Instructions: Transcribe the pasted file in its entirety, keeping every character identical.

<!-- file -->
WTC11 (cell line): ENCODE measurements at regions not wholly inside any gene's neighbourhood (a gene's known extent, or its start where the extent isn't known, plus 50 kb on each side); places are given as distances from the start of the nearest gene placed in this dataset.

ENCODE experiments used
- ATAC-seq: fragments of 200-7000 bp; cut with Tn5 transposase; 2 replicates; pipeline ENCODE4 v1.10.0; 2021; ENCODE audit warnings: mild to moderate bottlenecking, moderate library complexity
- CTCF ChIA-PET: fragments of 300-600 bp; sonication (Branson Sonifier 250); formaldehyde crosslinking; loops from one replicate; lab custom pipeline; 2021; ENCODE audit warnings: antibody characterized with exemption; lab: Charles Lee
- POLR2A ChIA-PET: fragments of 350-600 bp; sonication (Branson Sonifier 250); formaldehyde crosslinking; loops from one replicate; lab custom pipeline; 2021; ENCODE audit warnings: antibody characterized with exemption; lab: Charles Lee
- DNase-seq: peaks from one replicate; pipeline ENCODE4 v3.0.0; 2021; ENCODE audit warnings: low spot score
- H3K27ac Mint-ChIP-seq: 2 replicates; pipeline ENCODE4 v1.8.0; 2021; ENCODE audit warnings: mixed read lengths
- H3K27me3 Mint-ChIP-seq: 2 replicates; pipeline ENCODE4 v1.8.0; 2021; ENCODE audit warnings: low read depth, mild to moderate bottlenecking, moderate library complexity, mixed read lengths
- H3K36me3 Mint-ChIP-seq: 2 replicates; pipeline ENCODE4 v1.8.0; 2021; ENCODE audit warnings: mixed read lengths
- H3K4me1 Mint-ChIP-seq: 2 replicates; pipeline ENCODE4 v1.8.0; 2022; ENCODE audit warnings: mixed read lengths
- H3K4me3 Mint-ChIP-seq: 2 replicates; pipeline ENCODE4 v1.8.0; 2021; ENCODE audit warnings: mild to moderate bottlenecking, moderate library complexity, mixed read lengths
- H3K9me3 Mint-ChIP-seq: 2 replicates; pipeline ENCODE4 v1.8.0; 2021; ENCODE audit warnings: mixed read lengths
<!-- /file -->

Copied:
WTC11 (cell line): ENCODE measurements at regions not wholly inside any gene's neighbourhood (a gene's known extent, or its start where the extent isn't known, plus 50 kb on each side); places are given as distances from the start of the nearest gene placed in this dataset.

ENCODE experiments used
- ATAC-seq: fragments of 200-7000 bp; cut with Tn5 transposase; 2 replicates; pipeline ENCODE4 v1.10.0; 2021; ENCODE audit warnings: mild to moderate bottlenecking, moderate library complexity
- CTCF ChIA-PET: fragments of 300-600 bp; sonication (Branson Sonifier 250); formaldehyde crosslinking; loops from one replicate; lab custom pipeline; 2021; ENCODE audit warnings: antibody characterized with exemption; lab: Charles Lee
- POLR2A ChIA-PET: fragments of 350-600 bp; sonication (Branson Sonifier 250); formaldehyde crosslinking; loops from one replicate; lab custom pipeline; 2021; ENCODE audit warnings: antibody characterized with exemption; lab: Charles Lee
- DNase-seq: peaks from one replicate; pipeline ENCODE4 v3.0.0; 2021; ENCODE audit warnings: low spot score
- H3K27ac Mint-ChIP-seq: 2 replicates; pipeline ENCODE4 v1.8.0; 2021; ENCODE audit warnings: mixed read lengths
- H3K27me3 Mint-ChIP-seq: 2 replicates; pipeline ENCODE4 v1.8.0; 2021; ENCODE audit warnings: low read depth, mild to moderate bottlenecking, moderate library complexity, mixed read lengths
- H3K36me3 Mint-ChIP-seq: 2 replicates; pipeline ENCODE4 v1.8.0; 2021; ENCODE audit warnings: mixed read lengths
- H3K4me1 Mint-ChIP-seq: 2 replicates; pipeline ENCODE4 v1.8.0; 2022; ENCODE audit warnings: mixed read lengths
- H3K4me3 Mint-ChIP-seq: 2 replicates; pipeline ENCODE4 v1.8.0; 2021; ENCODE audit warnings: mild to moderate bottlenecking, moderate library complexity, mixed read lengths
- H3K9me3 Mint-ChIP-seq: 2 replicates; pipeline ENCODE4 v1.8.0; 2021; ENCODE audit warnings: mixed read lengths